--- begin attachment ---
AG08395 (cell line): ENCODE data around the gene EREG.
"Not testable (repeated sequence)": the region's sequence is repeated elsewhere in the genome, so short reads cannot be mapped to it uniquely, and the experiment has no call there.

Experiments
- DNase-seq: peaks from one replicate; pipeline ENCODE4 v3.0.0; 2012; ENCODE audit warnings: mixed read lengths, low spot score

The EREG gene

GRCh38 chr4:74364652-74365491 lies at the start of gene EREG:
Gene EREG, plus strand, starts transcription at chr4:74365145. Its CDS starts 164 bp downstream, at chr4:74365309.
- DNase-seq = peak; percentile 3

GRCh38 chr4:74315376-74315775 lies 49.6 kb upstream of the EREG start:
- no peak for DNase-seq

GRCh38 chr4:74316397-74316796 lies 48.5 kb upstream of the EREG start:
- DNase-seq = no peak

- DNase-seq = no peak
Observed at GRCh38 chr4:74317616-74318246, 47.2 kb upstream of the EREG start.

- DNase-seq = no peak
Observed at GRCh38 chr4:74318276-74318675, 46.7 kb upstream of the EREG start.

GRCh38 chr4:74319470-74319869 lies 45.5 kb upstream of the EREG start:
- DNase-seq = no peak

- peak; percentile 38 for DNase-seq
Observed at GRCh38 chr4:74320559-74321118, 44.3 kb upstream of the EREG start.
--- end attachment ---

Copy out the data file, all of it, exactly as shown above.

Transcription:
AG08395 (cell line): ENCODE data around the gene EREG.
"Not testable (repeated sequence)": the region's sequence is repeated elsewhere in the genome, so short reads cannot be mapped to it uniquely, and the experiment has no call there.

Experiments
- DNase-seq: peaks from one replicate; pipeline ENCODE4 v3.0.0; 2012; ENCODE audit warnings: mixed read lengths, low spot score

The EREG gene

GRCh38 chr4:74364652-74365491 lies at the start of gene EREG:
Gene EREG, plus strand, starts transcription at chr4:74365145. Its CDS starts 164 bp downstream, at chr4:74365309.
- DNase-seq = peak; percentile 3

GRCh38 chr4:74315376-74315775 lies 49.6 kb upstream of the EREG start:
- no peak for DNase-seq

GRCh38 chr4:74316397-74316796 lies 48.5 kb upstream of the EREG start:
- DNase-seq = no peak

- DNase-seq = no peak
Observed at GRCh38 chr4:74317616-74318246, 47.2 kb upstream of the EREG start.

- DNase-seq = no peak
Observed at GRCh38 chr4:74318276-74318675, 46.7 kb upstream of the EREG start.

GRCh38 chr4:74319470-74319869 lies 45.5 kb upstream of the EREG start:
- DNase-seq = no peak

- peak; percentile 38 for DNase-seq
Observed at GRCh38 chr4:74320559-74321118, 44.3 kb upstream of the EREG start.